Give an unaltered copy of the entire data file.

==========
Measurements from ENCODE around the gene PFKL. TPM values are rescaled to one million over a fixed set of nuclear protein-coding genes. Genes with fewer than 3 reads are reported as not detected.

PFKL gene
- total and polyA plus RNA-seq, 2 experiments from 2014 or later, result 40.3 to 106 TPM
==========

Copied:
Measurements from ENCODE around the gene PFKL. TPM values are rescaled to one million over a fixed set of nuclear protein-coding genes. Genes with fewer than 3 reads are reported as not detected.

PFKL gene
- total and polyA plus RNA-seq, 2 experiments from 2014 or later, result 40.3 to 106 TPM